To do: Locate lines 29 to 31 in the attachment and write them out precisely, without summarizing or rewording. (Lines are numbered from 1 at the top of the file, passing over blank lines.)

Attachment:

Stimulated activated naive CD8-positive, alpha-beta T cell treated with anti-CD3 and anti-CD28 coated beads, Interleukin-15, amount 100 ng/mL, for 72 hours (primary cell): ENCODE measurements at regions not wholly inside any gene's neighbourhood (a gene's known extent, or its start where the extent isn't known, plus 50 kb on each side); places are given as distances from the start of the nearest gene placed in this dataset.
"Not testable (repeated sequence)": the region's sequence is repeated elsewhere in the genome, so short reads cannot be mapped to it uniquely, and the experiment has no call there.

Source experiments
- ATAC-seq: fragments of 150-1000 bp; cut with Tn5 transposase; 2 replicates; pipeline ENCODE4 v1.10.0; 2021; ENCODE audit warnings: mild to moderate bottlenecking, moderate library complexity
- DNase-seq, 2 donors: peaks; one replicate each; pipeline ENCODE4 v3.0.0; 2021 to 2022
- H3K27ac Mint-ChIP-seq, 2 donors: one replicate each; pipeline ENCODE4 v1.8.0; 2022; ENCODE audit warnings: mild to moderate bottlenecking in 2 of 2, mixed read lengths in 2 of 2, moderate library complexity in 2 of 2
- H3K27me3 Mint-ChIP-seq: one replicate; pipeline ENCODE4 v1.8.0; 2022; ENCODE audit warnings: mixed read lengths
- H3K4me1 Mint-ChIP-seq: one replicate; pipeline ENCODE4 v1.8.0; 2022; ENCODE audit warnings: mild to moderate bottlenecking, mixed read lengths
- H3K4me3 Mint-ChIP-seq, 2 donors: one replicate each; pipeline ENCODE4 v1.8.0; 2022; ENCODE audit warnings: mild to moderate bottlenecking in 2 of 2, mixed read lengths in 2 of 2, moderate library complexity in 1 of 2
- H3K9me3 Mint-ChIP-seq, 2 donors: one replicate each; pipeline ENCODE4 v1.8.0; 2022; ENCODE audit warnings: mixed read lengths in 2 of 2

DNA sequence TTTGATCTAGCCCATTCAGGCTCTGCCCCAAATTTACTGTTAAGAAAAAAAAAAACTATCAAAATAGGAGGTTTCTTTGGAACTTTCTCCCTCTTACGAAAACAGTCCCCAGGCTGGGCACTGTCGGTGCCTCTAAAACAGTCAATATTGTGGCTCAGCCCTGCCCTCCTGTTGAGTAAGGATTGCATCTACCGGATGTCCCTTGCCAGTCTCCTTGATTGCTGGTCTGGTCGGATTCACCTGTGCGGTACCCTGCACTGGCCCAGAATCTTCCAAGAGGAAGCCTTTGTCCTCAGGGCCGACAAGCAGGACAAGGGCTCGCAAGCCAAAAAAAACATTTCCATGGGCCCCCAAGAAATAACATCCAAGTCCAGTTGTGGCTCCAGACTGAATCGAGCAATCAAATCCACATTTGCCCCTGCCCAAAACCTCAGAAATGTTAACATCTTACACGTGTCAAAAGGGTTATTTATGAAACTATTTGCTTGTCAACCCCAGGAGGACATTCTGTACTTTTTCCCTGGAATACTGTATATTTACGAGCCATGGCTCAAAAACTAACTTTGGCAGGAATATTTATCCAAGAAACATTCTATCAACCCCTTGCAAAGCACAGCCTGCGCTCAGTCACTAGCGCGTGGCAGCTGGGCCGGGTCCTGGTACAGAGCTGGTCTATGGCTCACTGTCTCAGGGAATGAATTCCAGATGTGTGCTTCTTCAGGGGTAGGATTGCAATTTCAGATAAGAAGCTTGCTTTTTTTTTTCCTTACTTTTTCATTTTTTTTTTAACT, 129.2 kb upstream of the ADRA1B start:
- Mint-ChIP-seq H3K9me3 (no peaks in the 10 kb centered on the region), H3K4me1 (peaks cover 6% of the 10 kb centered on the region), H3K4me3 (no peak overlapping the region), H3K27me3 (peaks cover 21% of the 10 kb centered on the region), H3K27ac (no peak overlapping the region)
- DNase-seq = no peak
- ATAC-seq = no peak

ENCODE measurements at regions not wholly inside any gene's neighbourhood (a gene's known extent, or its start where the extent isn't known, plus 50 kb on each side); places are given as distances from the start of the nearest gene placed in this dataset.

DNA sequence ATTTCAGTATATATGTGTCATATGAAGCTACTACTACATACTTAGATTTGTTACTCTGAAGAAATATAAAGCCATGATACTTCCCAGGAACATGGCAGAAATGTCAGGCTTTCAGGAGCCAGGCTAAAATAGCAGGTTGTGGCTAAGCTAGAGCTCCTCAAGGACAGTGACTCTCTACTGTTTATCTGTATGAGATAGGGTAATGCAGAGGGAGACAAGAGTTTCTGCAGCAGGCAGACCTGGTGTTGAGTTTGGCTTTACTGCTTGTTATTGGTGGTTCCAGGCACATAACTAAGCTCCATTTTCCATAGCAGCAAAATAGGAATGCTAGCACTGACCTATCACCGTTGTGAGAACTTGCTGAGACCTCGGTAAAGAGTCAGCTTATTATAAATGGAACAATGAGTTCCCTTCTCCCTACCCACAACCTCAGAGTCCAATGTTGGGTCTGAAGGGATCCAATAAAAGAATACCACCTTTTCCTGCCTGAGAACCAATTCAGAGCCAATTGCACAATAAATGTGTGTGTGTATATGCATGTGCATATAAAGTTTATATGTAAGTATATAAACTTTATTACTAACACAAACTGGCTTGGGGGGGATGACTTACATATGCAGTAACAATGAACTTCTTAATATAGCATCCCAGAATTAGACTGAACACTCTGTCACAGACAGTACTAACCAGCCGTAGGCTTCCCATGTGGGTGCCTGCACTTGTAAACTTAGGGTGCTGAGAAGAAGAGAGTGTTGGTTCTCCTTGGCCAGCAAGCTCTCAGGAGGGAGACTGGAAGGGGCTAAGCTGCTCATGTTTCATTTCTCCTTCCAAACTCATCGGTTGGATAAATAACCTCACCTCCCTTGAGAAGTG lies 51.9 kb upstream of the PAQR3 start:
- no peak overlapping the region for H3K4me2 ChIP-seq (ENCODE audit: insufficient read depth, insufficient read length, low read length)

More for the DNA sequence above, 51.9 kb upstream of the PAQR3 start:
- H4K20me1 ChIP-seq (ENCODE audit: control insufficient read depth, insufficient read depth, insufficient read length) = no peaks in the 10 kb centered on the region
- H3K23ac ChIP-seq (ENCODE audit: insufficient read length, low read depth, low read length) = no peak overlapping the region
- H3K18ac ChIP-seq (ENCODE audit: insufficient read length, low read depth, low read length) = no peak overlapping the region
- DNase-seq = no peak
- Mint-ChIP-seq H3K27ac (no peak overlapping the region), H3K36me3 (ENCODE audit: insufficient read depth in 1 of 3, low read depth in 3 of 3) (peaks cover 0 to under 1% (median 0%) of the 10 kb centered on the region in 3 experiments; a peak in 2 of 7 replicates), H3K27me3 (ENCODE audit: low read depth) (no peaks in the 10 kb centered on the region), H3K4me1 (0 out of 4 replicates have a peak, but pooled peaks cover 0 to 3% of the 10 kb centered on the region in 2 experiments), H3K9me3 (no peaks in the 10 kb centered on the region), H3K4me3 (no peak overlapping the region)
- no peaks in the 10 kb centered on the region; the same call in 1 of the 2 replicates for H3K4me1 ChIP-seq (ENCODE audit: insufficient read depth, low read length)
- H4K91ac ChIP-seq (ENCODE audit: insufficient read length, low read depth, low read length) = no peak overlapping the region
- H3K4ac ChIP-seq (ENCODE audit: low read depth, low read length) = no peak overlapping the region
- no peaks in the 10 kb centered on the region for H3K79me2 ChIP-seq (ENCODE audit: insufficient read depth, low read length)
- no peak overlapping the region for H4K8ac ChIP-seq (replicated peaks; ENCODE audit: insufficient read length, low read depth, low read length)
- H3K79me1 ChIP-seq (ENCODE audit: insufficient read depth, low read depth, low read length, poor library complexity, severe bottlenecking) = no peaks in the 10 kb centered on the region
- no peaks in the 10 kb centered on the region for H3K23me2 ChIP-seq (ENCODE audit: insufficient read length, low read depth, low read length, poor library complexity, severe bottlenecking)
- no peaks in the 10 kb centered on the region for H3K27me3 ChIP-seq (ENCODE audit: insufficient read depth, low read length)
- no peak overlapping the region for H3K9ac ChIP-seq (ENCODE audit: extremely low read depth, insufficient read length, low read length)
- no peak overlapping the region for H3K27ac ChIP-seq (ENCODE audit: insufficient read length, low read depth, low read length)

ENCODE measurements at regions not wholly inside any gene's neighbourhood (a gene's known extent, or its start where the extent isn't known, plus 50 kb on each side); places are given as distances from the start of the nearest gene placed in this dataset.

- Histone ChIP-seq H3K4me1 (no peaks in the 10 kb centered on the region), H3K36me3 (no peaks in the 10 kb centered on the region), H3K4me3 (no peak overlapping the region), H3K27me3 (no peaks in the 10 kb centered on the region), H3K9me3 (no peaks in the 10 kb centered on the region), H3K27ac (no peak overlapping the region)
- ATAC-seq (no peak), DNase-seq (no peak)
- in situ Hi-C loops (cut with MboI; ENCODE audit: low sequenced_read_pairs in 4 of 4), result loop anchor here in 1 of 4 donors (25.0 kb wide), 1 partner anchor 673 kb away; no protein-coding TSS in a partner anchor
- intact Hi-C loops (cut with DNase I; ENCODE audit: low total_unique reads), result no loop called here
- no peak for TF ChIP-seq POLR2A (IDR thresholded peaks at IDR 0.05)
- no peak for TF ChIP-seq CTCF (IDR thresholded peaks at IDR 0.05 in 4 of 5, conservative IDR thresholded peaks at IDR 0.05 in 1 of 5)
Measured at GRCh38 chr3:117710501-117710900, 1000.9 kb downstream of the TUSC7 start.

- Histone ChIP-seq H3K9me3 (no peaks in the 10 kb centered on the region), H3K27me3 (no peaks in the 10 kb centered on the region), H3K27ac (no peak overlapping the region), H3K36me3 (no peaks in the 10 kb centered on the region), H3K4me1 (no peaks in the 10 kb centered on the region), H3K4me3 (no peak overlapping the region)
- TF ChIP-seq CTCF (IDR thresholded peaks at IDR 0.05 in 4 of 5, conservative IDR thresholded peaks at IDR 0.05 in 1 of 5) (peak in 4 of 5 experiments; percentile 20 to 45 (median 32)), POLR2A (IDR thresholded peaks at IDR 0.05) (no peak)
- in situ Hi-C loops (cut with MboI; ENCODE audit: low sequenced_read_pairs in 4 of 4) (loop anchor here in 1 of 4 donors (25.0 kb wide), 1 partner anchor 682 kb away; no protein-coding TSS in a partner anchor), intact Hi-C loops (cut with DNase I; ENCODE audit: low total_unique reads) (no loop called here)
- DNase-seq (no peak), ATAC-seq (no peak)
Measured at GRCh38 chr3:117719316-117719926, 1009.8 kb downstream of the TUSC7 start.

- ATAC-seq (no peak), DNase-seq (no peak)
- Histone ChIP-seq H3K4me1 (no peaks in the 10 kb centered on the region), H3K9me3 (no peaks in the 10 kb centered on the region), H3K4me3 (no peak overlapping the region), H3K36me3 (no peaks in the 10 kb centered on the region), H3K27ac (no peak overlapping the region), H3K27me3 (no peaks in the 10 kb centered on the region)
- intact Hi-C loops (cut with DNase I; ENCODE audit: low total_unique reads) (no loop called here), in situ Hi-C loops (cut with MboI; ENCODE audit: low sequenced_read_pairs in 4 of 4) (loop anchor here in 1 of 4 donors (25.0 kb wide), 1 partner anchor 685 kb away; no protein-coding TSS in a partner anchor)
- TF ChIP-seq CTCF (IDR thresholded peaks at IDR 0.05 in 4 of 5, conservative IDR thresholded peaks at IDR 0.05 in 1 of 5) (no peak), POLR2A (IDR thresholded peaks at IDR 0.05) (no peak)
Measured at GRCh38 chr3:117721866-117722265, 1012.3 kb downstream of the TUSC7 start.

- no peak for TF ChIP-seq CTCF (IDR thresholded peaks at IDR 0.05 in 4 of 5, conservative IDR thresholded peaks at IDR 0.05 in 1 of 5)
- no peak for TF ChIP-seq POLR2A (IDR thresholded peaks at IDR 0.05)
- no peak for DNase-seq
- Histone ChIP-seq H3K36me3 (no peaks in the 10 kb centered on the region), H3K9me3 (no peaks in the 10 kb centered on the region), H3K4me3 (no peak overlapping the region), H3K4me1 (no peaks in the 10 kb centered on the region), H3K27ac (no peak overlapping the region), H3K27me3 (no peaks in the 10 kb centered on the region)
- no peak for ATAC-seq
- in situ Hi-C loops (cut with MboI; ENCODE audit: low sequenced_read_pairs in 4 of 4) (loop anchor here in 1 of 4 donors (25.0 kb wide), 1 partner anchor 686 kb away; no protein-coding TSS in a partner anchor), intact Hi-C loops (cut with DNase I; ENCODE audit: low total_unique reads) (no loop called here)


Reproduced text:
- H3K79me1 ChIP-seq (ENCODE audit: insufficient read depth, low read depth, low read length, poor library complexity, severe bottlenecking) = no peaks in the 10 kb centered on the region
- no peaks in the 10 kb centered on the region for H3K23me2 ChIP-seq (ENCODE audit: insufficient read length, low read depth, low read length, poor library complexity, severe bottlenecking)
- no peaks in the 10 kb centered on the region for H3K27me3 ChIP-seq (ENCODE audit: insufficient read depth, low read length)